In Truth and Spirit
By Andrew Gross
One of Bethel Christian Fellowship’s most enduring slogans over the decades has been “True to the Word, Alive in the Spirit.” It’s a catchy phrase, but what does it actually mean?
This phrase comes out of an era in the middle of the last century. In those years, many in the broader Evangelical movement regularly accused Pentecostal churches like ours of teaching incorrect doctrine because of our special emphasis on the activity of the Holy Spirit. They would say that while we fancied ourselves “alive in the Spirit,” we were unfaithful to the truth of God revealed in the Bible. In response, some Pentecostals accused the broader Evangelical movement of being “dead” apart from the life-giving work in the Holy Spirit, despite its efforts to faithful to the Bible.
In those days, Pentecostals stood out in sharp relief from other Evangelicals because we insisted that the Holy Spirit, the Third Person of the Trinity, is powerfully present with the church today. We have taught that the Holy Spirit wasn’t only a distant memory from the stories in the Book of Acts. Rather, He is alive and active now; He continues to give amazing signs and He continues to radically touch and transform all who believe in Jesus. In summary, the Book of Acts, along with all its miracles and wonders, never stopped. It continues up to the present day.
Pentecostals still insist on these truths, but at times our insistence led us to be judgmental and even condemning of those we felt weren’t “alive in the Spirit.” Some non-Pentecostal Evangelicals responds with similar judgmentalism and condemnation because they felt we went too far in our teaching and practice. They worried that Pentecostal churches were in danger of going off the rails with false doctrine. The caricature of Pentecostals promoted by some of our Christian brothers and sisters was of wild meetings where people use “prophecy” as a cover to teach unbiblical ideas. In this stereotype, Pentecostals would say, “I’m being led by the Spirit” but only as an excuse to do and to believe whatever they wanted, even if it left the Bible in the rearview mirror.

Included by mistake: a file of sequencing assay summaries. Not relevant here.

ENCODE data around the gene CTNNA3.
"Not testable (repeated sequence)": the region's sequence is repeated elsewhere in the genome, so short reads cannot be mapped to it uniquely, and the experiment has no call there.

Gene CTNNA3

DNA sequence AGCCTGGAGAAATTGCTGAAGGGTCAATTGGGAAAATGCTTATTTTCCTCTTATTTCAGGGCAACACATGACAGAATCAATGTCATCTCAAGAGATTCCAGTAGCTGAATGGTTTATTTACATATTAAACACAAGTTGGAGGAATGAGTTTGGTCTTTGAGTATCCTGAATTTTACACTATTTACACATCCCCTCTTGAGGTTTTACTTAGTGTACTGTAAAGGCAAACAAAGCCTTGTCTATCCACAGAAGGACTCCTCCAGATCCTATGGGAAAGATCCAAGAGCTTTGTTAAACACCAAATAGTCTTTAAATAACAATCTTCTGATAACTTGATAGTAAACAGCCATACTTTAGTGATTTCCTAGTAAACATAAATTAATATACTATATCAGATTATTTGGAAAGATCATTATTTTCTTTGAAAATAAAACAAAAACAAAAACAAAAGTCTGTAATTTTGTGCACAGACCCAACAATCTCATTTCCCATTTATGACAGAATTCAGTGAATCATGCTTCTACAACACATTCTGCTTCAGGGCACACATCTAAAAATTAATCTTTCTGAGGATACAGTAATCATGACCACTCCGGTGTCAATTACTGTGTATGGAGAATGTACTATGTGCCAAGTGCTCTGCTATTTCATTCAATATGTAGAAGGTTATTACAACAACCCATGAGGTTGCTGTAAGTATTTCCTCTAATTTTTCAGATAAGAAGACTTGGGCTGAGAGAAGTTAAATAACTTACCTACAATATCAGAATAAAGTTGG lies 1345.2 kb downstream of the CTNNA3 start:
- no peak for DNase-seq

And this stereotype wasn’t entirely unfounded. In the Pentecostal movement, there have been some people who use the idea of the Spirit’s leading to get away with a variety of abuses and wrong, non-biblical teachings. While these abuses have been perpetrated by a minority of people within the movement, whenever they happen, they added to the alarm over Pentecostalism felt by some in larger Evangelicalism.
So, in order to counteract these stereotypes, Bethel Christian Fellowship adopted this phrase “True to the Word and Alive in the Spirit.” By it, we mean that our beliefs and our practice are deeply shaped by and grounded in the Scripture. We mean that we take faithfulness to Scripture to be at the core of our belief system. But at the same time, we fully recognize the activity of the Holy Spirit among us. We mean that following Jesus includes attention to both the Bible and to the present leading of the Spirit. It isn’t supposed to be either the Spirit OR the Bible. Rather, the Christian life is about embracing both!
Since those days in the middle of the 20th Century, most of Evangelicalism has warmed up to the core ideas of Pentecostalism and has become overall a little humbler about interpreting the Bible. And Pentecostals have also been on a journey of humility, becoming more careful than ever to found our beliefs and practices in Scripture. But we still use the phrase “True to the Word and alive in the Spirit” because it reminds us of the absolute necessity of faithfulness to both.